However, there were also some who are not pleased with the University’s decision trying to facilitate the admissions process.
“After hearing about this announcement, I was really dismayed that I won’t be able to take up classes with some of my friends, so I’d rather enroll in another school where I can freely choose,” commented Sara Torres, also an applicant for DLS IS.
St. Scholastica and La Salle
As part of the DLSU IS system’s curriculum and long-term plans of action, the administration is also planning to propose the transition of St. Scholastica from an independent educational institution to a permanent sister-school of DLSU.
“This will not only ensure the better of quality of education as observed through standards set by these two reputable schools, but it will also help in uniting communities and people,” shares Atty. Mia Tumalim, assistant legal officer at St. Scholastica’s Office of Legal Affairs.
According to the administration, DLSU is doing its best in trying to preserve the quality of education it offers to learners and maintain its reputation of being a school for boys.
“In my perspective, I think it’s not being sexist and all, but rather I think it is about maintaining our exclusivity and is a way of preserving the tradition, culture, and teachings of the Lasallian education,” GENDERS Professor Topher Ho expresses in an interview with The LaSallian.
Following the Board’s decision, it was also decided that the professors who will have lesser teaching load will be given opportunities to teach at St. Scholastica. This proposition wishes to address the problem of not having enough teaching units for a teacher.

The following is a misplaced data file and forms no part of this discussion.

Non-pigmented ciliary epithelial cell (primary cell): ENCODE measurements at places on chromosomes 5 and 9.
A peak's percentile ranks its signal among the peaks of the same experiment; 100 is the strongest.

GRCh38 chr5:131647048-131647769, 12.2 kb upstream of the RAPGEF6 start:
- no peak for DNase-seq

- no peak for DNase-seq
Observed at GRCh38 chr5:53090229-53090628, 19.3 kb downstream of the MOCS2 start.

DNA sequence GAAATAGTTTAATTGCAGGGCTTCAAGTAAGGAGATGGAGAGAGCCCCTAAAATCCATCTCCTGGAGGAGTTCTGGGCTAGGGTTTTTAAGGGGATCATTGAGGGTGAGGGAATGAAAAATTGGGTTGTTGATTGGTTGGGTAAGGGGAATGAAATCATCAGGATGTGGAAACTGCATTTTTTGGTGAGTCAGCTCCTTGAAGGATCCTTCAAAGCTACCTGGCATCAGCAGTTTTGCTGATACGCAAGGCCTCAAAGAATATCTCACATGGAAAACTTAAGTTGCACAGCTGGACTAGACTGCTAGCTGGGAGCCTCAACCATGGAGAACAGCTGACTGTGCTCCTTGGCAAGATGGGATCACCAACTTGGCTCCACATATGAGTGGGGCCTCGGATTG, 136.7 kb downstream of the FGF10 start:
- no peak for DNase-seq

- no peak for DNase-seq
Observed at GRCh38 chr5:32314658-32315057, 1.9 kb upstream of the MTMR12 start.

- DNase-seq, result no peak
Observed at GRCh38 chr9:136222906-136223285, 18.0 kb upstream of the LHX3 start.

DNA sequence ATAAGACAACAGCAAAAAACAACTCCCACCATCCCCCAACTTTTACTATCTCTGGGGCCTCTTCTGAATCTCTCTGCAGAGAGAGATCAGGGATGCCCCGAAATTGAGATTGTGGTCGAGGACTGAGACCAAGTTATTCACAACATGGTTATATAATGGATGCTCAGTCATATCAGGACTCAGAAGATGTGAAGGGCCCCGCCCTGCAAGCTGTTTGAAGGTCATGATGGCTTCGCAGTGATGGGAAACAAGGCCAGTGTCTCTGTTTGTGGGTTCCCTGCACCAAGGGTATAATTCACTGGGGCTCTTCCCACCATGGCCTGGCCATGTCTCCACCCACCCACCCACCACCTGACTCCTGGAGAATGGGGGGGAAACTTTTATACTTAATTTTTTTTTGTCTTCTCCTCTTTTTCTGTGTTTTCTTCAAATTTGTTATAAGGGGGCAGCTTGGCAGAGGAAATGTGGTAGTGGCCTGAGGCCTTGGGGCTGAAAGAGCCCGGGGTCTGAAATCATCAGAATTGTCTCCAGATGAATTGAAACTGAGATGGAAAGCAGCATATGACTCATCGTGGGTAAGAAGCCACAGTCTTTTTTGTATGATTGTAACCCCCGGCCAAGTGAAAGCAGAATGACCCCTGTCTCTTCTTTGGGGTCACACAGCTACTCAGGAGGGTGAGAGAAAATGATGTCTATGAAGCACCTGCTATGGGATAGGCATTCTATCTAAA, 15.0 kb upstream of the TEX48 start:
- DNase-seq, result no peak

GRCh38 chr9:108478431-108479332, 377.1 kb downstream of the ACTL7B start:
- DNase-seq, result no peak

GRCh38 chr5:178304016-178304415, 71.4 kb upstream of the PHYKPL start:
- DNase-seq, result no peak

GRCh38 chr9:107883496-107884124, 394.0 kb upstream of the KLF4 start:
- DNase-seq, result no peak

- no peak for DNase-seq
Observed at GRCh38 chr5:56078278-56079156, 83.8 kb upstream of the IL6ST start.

Although this will start with the SHS, the long-term plans of the University is to permanently transfer all female students in college to St. Scholastica’s in order to fully achieve the goal of making DLSU an all boys school, and the St. Scholastica – La Salle will be exclusive as well to girls.
“I can see this as an opportunity, really, to establish standards for the Lasallian education system, and so the admin is hoping for the positive response of the public regarding this decision,” Dr. Janairo describes.
From SHS to University
Aside from separating boys and girls into two different institutions and campuses, the courses to be offered in DLSU will now also be limited to a number of degree programs, and the same will apply to St. Scholastica’s.
“I plan to take up engineering but after hearing of this announcement, [that engineering will only be offered at the boys’ campus], I was forced to consider taking up AB Fashion Design instead, as it is, I think, the only course wherein I will be able to work with machines still,” explains another applicant, who wished to be anonymous.
DLSU has not released the official list of the degree programs to be offered exclusively for each campus, although this agendum was already approved during the last meeting of the administration together with the BOT.
First term of the SHS will begin on June 1st this year, simultaneously with the University students’ third term, which will start late May.